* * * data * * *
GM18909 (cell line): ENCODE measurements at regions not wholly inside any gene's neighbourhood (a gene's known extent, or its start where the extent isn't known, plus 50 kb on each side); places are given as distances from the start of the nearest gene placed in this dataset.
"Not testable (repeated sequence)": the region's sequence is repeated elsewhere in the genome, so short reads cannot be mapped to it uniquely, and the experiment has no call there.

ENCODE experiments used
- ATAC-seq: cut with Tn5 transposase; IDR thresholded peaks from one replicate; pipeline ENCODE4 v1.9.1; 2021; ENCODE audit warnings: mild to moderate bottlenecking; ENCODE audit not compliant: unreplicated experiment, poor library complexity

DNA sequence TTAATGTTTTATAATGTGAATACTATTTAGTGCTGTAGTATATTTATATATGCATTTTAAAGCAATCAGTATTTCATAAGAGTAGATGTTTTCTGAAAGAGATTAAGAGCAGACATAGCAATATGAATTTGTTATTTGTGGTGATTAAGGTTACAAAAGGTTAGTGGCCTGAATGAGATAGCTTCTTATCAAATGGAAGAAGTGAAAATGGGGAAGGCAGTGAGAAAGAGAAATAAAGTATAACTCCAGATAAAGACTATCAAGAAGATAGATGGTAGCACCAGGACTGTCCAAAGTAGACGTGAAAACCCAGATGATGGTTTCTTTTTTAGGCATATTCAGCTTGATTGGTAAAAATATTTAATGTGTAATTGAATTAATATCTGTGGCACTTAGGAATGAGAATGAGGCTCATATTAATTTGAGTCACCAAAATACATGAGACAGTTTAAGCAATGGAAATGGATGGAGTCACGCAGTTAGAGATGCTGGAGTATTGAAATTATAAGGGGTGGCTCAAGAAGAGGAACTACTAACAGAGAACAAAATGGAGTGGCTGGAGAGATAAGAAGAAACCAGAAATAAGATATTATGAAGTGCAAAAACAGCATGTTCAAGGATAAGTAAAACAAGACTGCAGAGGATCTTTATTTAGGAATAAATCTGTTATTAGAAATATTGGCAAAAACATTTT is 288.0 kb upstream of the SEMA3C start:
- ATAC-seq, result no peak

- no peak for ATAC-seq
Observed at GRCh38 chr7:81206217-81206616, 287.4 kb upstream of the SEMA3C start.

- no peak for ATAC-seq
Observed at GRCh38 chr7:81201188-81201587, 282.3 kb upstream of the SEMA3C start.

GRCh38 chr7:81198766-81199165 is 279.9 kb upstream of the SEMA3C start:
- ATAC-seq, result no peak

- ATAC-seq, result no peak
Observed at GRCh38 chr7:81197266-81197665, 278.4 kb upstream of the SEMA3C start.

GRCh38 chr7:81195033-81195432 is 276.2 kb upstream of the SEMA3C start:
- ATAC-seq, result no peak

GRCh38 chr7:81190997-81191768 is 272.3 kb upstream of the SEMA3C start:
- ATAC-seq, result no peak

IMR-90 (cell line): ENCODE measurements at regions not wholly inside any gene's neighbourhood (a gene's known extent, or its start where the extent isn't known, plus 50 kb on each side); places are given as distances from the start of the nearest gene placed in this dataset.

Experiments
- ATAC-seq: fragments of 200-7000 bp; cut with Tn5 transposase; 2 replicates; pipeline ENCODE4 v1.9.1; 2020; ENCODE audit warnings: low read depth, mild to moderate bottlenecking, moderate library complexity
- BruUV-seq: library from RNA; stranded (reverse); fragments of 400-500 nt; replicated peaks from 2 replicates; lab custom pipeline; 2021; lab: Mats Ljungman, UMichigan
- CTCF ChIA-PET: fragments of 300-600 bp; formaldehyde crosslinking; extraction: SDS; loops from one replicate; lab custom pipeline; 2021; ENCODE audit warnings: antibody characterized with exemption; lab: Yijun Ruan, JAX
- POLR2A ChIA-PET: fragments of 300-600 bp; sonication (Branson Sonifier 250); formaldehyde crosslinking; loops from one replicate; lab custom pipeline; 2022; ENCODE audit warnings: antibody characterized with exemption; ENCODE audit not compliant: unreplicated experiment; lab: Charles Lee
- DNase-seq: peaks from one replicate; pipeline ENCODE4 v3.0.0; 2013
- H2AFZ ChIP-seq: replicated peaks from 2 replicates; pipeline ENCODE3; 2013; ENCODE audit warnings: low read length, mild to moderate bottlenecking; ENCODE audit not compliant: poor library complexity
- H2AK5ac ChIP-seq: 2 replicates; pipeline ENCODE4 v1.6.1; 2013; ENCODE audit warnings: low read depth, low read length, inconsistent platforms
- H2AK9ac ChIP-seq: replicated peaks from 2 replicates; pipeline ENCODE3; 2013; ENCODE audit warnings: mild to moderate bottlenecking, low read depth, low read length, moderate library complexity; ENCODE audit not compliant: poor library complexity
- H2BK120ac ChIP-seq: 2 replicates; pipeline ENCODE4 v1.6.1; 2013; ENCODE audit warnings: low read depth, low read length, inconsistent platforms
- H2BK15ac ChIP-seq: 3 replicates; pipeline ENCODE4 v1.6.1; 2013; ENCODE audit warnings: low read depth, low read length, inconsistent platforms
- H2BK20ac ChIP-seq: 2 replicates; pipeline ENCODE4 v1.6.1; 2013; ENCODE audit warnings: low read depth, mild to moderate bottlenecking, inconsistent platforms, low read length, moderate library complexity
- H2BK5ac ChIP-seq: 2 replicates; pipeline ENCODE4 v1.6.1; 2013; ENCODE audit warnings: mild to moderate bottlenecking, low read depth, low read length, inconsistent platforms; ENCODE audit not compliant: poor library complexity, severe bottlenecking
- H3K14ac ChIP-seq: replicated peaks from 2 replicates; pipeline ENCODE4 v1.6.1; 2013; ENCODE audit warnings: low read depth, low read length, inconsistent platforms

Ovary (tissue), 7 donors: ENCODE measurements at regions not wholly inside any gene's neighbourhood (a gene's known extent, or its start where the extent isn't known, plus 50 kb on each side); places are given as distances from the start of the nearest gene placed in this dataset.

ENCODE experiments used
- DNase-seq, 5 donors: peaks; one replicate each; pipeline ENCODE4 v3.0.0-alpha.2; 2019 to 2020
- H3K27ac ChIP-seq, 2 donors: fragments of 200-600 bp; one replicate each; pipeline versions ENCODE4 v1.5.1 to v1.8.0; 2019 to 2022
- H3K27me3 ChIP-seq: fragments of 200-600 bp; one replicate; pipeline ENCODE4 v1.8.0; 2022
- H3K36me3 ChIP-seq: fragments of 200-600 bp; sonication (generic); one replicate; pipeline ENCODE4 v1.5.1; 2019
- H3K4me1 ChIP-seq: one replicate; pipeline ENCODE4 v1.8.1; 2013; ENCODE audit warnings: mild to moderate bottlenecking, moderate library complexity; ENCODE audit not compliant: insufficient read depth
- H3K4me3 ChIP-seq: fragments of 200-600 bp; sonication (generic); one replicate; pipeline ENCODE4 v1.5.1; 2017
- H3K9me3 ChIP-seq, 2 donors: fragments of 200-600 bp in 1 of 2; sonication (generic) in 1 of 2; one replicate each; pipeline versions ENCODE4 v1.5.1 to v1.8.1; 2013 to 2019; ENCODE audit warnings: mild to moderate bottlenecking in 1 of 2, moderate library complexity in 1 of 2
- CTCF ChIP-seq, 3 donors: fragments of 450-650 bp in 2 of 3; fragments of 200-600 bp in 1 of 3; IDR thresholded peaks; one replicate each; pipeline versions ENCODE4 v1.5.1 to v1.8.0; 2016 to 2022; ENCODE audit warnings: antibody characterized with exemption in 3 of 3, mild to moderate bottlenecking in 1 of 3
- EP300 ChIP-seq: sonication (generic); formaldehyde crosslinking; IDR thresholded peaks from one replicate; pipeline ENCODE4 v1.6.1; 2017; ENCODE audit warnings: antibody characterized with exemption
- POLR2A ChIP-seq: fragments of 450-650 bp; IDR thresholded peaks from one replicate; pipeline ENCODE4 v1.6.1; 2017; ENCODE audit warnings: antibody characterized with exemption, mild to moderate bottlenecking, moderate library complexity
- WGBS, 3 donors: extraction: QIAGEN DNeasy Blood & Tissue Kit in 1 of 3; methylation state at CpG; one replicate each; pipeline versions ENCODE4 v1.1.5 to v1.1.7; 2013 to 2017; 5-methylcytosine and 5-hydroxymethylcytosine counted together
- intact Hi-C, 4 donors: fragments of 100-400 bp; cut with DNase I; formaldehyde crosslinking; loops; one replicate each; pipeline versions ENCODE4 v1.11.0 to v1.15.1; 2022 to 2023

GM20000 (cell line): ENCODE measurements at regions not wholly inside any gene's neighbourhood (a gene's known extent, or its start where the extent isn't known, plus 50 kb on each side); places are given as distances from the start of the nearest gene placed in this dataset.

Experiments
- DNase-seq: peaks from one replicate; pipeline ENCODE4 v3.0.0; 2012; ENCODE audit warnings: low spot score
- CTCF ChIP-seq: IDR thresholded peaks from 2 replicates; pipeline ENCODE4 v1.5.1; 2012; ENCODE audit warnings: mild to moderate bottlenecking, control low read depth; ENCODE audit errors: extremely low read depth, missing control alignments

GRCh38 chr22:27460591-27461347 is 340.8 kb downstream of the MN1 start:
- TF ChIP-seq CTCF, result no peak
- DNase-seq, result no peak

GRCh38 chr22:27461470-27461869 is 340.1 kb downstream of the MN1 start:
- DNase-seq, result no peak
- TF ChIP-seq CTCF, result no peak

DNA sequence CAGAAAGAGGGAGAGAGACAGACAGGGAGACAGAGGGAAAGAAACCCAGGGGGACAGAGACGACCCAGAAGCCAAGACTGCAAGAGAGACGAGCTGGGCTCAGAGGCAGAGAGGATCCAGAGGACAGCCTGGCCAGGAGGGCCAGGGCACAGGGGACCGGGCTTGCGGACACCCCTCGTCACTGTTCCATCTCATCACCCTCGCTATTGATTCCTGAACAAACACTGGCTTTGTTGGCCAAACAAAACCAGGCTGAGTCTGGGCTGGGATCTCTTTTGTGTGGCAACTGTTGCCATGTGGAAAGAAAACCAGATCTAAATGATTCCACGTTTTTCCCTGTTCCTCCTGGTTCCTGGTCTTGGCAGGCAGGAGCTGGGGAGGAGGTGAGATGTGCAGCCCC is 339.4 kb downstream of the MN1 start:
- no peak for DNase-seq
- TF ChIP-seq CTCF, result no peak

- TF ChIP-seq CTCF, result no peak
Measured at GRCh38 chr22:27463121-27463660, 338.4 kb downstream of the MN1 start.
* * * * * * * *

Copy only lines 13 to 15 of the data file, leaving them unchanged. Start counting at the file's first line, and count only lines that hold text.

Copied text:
- ATAC-seq, result no peak
Observed at GRCh38 chr7:81197266-81197665, 278.4 kb upstream of the SEMA3C start.

GRCh38 chr7:81195033-81195432 is 276.2 kb upstream of the SEMA3C start: